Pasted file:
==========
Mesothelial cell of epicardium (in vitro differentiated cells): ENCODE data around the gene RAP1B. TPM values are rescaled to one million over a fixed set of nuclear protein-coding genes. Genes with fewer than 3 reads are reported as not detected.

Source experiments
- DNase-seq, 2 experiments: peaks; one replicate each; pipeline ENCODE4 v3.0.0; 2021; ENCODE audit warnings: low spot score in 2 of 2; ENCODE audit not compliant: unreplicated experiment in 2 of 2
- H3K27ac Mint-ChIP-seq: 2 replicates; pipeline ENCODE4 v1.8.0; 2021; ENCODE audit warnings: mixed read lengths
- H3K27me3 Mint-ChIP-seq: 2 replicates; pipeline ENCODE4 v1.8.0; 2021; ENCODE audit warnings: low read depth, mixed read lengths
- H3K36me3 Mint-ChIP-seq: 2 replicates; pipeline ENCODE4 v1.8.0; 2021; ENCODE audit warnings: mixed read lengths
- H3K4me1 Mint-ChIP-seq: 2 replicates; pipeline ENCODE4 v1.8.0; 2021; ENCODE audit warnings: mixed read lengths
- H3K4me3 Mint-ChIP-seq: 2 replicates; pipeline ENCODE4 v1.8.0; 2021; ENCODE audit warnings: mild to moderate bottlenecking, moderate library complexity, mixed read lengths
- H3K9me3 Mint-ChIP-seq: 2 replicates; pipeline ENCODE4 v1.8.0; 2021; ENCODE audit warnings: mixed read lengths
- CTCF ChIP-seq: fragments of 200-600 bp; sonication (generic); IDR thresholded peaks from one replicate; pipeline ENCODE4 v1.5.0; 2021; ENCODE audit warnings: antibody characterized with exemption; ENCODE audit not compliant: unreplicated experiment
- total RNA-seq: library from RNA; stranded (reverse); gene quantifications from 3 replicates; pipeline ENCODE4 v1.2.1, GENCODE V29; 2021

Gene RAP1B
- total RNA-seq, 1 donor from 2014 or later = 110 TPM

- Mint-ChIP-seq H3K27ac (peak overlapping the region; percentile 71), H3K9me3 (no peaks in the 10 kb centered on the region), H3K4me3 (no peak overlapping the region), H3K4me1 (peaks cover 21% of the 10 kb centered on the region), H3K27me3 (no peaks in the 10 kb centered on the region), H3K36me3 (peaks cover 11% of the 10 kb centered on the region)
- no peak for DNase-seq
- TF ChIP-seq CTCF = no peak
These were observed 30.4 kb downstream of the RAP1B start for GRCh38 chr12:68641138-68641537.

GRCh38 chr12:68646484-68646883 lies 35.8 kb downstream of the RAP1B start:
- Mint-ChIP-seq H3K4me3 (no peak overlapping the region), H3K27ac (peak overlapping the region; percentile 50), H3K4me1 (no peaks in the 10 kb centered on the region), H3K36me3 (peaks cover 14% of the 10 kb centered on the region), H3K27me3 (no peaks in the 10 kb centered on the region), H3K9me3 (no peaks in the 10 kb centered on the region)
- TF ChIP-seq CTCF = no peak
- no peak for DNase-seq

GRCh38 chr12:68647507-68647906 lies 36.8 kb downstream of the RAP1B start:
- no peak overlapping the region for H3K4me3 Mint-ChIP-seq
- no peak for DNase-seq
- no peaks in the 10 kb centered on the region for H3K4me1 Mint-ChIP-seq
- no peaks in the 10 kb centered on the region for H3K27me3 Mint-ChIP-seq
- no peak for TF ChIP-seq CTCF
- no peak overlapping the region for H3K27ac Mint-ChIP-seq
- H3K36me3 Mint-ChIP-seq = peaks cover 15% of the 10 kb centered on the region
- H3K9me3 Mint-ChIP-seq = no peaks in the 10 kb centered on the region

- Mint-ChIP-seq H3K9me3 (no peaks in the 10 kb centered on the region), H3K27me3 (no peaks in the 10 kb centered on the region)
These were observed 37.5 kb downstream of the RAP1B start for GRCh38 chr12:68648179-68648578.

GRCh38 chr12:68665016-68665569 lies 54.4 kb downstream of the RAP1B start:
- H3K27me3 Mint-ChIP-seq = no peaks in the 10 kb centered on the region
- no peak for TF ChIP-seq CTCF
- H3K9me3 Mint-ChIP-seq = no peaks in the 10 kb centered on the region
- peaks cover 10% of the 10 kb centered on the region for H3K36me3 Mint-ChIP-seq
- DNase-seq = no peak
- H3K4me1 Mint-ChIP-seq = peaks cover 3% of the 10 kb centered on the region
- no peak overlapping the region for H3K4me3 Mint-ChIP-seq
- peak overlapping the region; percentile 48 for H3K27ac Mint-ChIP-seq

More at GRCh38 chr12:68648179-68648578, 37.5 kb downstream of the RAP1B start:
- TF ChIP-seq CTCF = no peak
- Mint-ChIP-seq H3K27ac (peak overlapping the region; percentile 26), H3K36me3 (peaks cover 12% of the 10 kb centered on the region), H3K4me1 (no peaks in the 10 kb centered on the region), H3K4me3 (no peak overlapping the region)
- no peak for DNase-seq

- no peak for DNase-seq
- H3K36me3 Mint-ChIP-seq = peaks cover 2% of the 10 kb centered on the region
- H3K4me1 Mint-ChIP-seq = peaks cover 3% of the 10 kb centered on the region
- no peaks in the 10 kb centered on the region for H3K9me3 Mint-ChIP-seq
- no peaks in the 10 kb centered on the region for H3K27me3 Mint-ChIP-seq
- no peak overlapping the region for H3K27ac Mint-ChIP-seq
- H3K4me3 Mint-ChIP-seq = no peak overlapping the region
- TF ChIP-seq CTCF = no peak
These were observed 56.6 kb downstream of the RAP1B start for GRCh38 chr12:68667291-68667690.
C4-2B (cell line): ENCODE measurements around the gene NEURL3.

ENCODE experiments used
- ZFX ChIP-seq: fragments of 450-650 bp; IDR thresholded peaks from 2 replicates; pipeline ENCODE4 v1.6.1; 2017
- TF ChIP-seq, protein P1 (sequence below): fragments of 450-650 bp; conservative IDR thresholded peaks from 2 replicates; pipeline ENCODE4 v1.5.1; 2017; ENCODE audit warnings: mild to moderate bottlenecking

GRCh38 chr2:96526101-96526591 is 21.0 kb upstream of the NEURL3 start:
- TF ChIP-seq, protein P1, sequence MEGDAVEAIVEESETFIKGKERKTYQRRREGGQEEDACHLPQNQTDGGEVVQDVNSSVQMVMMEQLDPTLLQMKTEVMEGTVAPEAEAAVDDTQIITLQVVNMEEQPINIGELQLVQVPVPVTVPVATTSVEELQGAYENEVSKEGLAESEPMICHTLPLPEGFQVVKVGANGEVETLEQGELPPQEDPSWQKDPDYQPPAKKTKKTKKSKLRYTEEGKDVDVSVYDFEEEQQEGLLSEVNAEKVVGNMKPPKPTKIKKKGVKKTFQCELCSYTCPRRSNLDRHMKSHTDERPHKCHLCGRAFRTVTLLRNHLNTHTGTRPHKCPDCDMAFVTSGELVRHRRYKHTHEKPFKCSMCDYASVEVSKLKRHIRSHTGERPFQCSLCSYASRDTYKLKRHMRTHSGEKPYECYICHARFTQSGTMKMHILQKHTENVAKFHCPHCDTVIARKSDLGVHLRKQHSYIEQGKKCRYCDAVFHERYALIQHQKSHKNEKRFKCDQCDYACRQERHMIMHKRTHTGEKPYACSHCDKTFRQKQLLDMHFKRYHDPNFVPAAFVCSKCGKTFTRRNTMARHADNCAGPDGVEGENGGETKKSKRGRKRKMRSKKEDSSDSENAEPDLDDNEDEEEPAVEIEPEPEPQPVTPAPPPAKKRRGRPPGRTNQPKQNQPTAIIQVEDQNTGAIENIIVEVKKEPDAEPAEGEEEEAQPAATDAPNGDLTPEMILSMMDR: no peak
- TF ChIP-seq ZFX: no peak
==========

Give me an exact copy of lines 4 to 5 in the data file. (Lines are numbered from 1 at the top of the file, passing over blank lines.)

- H3K27ac Mint-ChIP-seq: 2 replicates; pipeline ENCODE4 v1.8.0; 2021; ENCODE audit warnings: mixed read lengths
- H3K27me3 Mint-ChIP-seq: 2 replicates; pipeline ENCODE4 v1.8.0; 2021; ENCODE audit warnings: low read depth, mixed read lengths